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Ages & Stages

Health Problems at School: How School Nurses Can Help

School nurses play a vital role in promoting school-age children’s health and emotional well-being. The American Academy of Pediatrics recommends that school districts provide a full‐time school nurse in every school building. Check with your child’s school about health services available to support chronic or short-term health needs.

Does every school have a school nurse?

There is wide variation in health services offered at schools. For example:

  • In some schools there is a full-time certified school nurse. They handle acute and chronic health problems. This may include administering medica­tions and performing health assessments and screenings, as well as special procedures ordered by a child's doctor. They also refer children to their pediatrician for physical exams, diagnosis and treatment.

  • In some communities, a full-time school nurse is responsible for several schools and spends only a limited time in each one. They are responsible for training other staff members (teachers, administrators, secretaries, health aides) to handle acute health situations when the nurse is not on-site.

  • A full- or part-time nurse practitioner is available in some schools. They often work with consulting physicians, school nurses, social workers or health educators in a school-based health center where routine medical care is delivered in the school. This has been an important and successful way to provide care to students in areas where care has been limited because of a lack of health-care providers, insurance or adequate transportation options. The American Academy of Pediatrics believes that all children deserve a "medical home" and supports the implementation of school-based clinics, especially in areas where children do not have access to health care.

Bumps, scrapes & headaches

Most illnesses and injuries that arise during school are minor (bumps, scrapes, headaches) and can be cared for by the school nurse. In many in­stances the child can return to class. Parents should be notified if a child has a head injury so they can monitor for symptoms of concussion at home.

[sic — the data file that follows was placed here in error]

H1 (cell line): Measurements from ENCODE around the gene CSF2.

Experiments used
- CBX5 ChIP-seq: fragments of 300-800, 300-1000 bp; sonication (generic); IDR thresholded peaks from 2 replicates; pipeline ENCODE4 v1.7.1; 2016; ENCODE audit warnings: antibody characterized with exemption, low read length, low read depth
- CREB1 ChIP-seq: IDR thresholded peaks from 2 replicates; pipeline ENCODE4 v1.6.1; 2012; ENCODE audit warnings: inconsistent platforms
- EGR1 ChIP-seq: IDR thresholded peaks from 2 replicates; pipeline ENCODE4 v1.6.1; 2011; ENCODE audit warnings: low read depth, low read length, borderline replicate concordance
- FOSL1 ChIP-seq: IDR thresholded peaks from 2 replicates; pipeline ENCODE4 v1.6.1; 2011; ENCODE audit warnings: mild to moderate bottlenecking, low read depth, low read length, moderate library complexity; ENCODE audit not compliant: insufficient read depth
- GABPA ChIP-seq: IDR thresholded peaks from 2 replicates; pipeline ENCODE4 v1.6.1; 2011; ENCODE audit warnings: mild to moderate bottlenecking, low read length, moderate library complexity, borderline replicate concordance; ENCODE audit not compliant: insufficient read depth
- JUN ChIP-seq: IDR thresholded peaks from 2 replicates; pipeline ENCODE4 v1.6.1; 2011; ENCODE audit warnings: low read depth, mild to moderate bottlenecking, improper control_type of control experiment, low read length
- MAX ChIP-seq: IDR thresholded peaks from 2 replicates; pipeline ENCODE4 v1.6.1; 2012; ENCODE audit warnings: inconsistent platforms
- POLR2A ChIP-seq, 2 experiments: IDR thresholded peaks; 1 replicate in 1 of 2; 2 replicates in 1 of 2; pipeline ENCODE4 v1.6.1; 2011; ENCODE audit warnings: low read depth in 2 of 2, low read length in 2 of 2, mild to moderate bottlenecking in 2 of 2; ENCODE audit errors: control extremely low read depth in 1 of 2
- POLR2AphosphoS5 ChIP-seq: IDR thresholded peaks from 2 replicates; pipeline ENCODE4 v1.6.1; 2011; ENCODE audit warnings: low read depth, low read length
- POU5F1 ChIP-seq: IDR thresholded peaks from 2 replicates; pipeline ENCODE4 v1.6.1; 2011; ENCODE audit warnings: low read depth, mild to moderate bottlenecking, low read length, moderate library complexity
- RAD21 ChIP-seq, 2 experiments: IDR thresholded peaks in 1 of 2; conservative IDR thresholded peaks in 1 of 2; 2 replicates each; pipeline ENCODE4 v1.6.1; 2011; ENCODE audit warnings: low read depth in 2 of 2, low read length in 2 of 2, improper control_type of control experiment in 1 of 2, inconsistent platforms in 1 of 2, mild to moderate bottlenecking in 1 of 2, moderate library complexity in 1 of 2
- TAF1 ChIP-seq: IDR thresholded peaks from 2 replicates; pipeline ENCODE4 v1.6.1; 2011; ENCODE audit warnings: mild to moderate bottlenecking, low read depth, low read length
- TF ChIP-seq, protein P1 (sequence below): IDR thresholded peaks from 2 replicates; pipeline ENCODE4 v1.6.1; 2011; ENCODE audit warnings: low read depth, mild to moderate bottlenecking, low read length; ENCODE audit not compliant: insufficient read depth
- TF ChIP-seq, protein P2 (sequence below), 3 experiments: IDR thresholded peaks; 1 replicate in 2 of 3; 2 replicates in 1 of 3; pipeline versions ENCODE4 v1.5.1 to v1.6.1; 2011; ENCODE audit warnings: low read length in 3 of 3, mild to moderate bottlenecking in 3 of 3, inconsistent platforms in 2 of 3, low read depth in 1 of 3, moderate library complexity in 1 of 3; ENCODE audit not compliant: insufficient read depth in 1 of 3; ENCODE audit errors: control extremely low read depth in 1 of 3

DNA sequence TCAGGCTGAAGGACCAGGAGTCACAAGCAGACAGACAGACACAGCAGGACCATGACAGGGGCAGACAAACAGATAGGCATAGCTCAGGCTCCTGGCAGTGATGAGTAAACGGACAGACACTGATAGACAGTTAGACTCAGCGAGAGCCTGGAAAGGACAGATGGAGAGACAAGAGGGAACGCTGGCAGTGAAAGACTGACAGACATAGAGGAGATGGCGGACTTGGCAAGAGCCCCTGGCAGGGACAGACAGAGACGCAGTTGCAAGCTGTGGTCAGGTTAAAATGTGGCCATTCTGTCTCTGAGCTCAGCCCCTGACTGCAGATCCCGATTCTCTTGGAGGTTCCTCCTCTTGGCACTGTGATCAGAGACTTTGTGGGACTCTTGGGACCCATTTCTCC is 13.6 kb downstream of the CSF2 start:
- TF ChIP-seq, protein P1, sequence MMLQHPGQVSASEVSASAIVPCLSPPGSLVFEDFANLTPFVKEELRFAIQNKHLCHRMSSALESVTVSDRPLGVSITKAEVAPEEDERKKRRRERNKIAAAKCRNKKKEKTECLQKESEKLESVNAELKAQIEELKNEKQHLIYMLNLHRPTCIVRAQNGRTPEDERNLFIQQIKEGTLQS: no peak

When the problem is more serious, a par­ent will be called to come and take the child home. If the situation is extremely serious or life-threatening, the child will be transported by ambulance to the hospital emergency room or nearest doctor. In many but not all schools, one or more staff members have been trained in CPR (cardiopulmonary re­suscitation) and first aid. Parents should know how these situations are han­dled at their child's school.

Short-term health problems at school

Sometimes your child may have a health condition that does not last long but still interferes with how well they can function at school. This kind of problem should be brought to the attention of the school nurse, the teacher or the principal. For instance:

  • Hearing loss related to an ear infection could require a temporary change of seats to the front of the classroom.

  • Some infections—especially an ear infection, strep throat, bronchitis, and sinusitis—may need administration of medication for a week af­ter your child is well enough to return to school. Ask your pediatrician if a medication can be prescribed that can be given before and after school and then at bedtime, so there is no need to take it at school.

    Ask about your school's policy about medication before your child's first illness. Your school may require a written order from the doctor before it will administer the medication. They may also require that the medication be in its origi­nal, labeled container. It will be easier to take care of this during the visit to the doctor's office. Many school districts have the forms you need on the district website so they can be downloaded at home.

  • If your child has a readily visible problem that has already been evaluated by your pediatrician let the school staff know about the doctor's diagnosis and treatment. This will help avoid further evalua­tion of your child at school, which may disrupt their classroom work and un­necessarily concern them.

  • If your child has an injury or illness that requires immobilization—wearing a cast, for example—or limitations on physical activity, ask the school about alternative activities available during physical education classes and recess. When a child is unable to participate in PE for months or even years, a formal adaptive PE program—one that is appropriate and safe—needs to be designed for them. Discuss this with the school principal. When you get a note from your pediatrician, ask that it specify which activities your child can or cannot do. For example, a student recovering from a broken arm can still walk laps around the school track during PE class.

Seeing the school nurse

Most students can go to the school's health office and speak with the nurse whenever they need to during the day, usually just by asking their teacher. If you would like your child to consult with the nurse, send a note to school with them or call the school early in the day. Let your child know the rea­son for the visit so that they will not be confused or surprised when they are called to the office.

More information

Last Updated
Adapted from Caring for Your School-Age Child: Ages 5 to 12, 3rd edition (Copyright © 2018 American Academy of Pediatrics)
The information contained on this Web site should not be used as a substitute for the medical care and advice of your pediatrician. There may be variations in treatment that your pediatrician may recommend based on individual facts and circumstances.
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